This book was a charming read. Reading about the Penderwicks on vacation at Point Mouette was like settling in with one of my favorite childhood reads like the first Boxcar Children book, The Secret Garden or the writings of L.M. Montgomery. There is a sense of timelessness and the sense that these children can accomplish anything.
The three youngest Penderwick sisters are off to vacation in Maine with Aunt Claire for two weeks while their eldest sister goes to New Jersey with a friend. Skye, now the OAP (Oldest Available Penderwick), is terrifed she’ll do everything wrong. She’s terrifed she’s going to do everything wrong, a feeling intensified when her tediously created notes with advice from her father and eldest sister Rosalind are destroyed when she rushes headlong into the ocean to save a dog. Only fragments of words are left on soaked pages, one of which includes something about blowing up. Worried that her youngest sister Batty will somehow explode, Skye’s nerves are further tested when her aunt sprains her ankle early into the vacation. Whenever Rosalind calls, Skye insists one of the others takes the call so she does not have to speak of all the accidents that have happened from the ankle spraining to Jane’s bloody nose.
I enjoyed the different dynamics each sister represented. Skye is the scientific one. Jane is the writer, bent this summer on writing a romance for her character Sabrina Starr. Batty is the baby who misses Rosalind fiercely. She also takes to something no Penderwick sister has yet–music. Batty’s partner in crime in music is Jeffrey.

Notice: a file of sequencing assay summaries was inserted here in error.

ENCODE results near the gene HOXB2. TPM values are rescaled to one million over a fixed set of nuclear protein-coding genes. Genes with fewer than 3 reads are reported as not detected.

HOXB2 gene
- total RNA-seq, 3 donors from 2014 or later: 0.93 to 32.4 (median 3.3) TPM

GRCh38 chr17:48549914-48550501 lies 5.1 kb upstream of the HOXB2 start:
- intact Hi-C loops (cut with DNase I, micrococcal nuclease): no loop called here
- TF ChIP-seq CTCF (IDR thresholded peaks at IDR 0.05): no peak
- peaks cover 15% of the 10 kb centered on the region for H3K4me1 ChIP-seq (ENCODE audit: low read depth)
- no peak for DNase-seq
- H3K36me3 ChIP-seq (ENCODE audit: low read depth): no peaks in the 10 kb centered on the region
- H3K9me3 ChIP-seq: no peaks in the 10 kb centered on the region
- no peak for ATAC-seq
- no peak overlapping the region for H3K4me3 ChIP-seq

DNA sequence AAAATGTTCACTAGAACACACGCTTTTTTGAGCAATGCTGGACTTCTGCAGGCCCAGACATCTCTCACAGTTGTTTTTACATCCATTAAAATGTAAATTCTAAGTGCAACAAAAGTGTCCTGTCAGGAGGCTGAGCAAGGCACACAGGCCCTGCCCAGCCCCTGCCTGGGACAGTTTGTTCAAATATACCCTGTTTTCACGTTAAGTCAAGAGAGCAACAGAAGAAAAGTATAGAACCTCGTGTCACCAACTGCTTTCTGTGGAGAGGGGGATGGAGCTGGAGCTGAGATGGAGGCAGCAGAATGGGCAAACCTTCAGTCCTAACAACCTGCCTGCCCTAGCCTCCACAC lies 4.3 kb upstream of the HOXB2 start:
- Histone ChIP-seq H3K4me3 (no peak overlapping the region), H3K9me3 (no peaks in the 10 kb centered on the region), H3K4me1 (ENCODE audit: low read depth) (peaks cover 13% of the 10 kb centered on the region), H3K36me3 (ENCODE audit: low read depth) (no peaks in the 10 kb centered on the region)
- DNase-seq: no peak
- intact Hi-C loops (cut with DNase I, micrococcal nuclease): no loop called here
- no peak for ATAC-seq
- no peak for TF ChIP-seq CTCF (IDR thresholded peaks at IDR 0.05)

Jeffrey, a friend of the Penderwicks, is finally allowed to join them at Point Mouette for vacation. His mother and stepfather do not approve of the Penderwicks. They also do not approve of Jeffrey’s love for music. He starts teaching Batty and gives her a harmonica, something Skye regrets. It is Jeffrey’s delight to discover that Alec,the Penderwicks’ summer next door neighbor, is a musician.
Besides Alec and his mischievous dog Hoover, the Penderwicks find themselves tangled with the lives of Dominic and his younger sister Mercedes. While Dominic becomes the object of Jane’s crush, Mercedes happily tags along with Batty.
Pivotal to the ending of the story is a revelation that does stretch the credulity of an adult. However, I can recall happily eating up such coincidences as a younger reader. I also liked reading different characters’ reactions to this revelation.
Having read this installment of The Penderwicks, I look forward to reading the earlier books as well.